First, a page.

Would love your advice for upgrading my camera skills!

My birthday gift to myself consisted of a Kelly Moore camera bag (which arrived in three days!) and a DSLR workshop in Richmond to help me upgrade my camera skills.  Living small by choice is wonderful, but not being able to convey that living small can be comfortable via the pictures on my blog frustrates me.  I need to upgrade my skills.

So, off I went to Richmond this weekend with my D5000 and it's stock lens in this snazzy bag.

Taken before I went to photography class...and it shows

The workshop was very basic, which was a good thing.  I've read about aperture and ISO, but can't say I was an expert at picking the right settings for every situation.  When I get a good shot, it's because I've tried almost everything.  It's often a happy accident.  For every photo I post on this blog, there are probably a dozen or two that I've deleted after looking at them.

There were a few things that still trouble me, which means I need to do some more reading.  The instructor also recommended a few investments that I was eager to make immediately after leaving (they should hold these things next to a camera store or Best Buy...they'd make a mint).  Apparently, my 15-55 mm lens is junk.  I need a 50 mm lens.  I need Adobe Lightroom 3 (no mention of Photoshop really).  I need some filter things.  I need an external flash and a diffuser.

Another thing that surprised me: the instructor said he always uses the "auto" mode for white balance, then fixes color in editing.  When I tagged along with Chris Scott when he photographed the images I used in my profile of Ami Smith, he used a gray card to adjust his white balance frequently.  The results were beautiful.

To be fair, the instructor let me put his 50 mm/1.8g lens on my camera and it look some really cool, close up pictures.  Food bloggers and crafts people on Etsy must love that lens.  But, I found myself wondering what lens is best for design bloggers (maybe something wider?).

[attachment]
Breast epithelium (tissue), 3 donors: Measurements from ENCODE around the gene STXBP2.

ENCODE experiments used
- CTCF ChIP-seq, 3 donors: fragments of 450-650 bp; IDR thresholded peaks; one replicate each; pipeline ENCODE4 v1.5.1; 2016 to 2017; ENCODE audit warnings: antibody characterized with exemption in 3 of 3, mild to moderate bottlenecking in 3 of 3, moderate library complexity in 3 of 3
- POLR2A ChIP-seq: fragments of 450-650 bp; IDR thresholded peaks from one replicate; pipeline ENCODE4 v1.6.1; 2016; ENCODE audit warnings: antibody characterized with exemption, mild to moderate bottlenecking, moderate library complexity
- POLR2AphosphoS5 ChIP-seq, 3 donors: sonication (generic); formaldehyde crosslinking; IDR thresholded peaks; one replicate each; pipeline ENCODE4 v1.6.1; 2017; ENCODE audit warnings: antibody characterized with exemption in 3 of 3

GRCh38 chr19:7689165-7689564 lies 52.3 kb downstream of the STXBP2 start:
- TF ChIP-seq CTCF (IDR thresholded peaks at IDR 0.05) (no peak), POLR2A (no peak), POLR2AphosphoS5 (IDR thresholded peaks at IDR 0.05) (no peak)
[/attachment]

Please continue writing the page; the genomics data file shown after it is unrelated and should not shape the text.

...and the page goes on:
I'm babbling right now because I'm a bit overwhelmed!  Design bloggers, I'd love to know what lens (or lenses) are you favorites and whether you use Adobe Lightroom, Apple Aperture, or Photoshop to edit you images.  I'm confused!


  1. I also need a good wide angle lens - I hardly ever use my 50mm!

  2. Wide is better, the other suggestions of the 35 or 24 prime are the way to go. Primes will be cheaper and get you more f-stop options. I have a 35 prime (Nikon) that I love and got fairly cheap.

    Lighting is always good to learn, but master what you have now first and then move up to the lighting. It's a whole other set of variables to keep track of and coordinate. Lighting interiors can always be tricky as you'll usually need multiple light and be able to mix well with ambient.

    I use Aperture and love it, much cheaper than lightroom with similar functionality. Learn the curves, saturation, and vibrancy to get good interior photos with good color.

    A good trick with interiors is HDR, basically taking multiple images of the same scene at different exposures and using software to combine them pulling the shadows and highlights from the multiple photos for a nice look. Can be done to give you a realistic look, instead of the clowny ones people usually get with HDR

    I've been following you on twitter for awhile now. Good luck with the photos and let me know if I can be of any help

    A trick I've been wanting to


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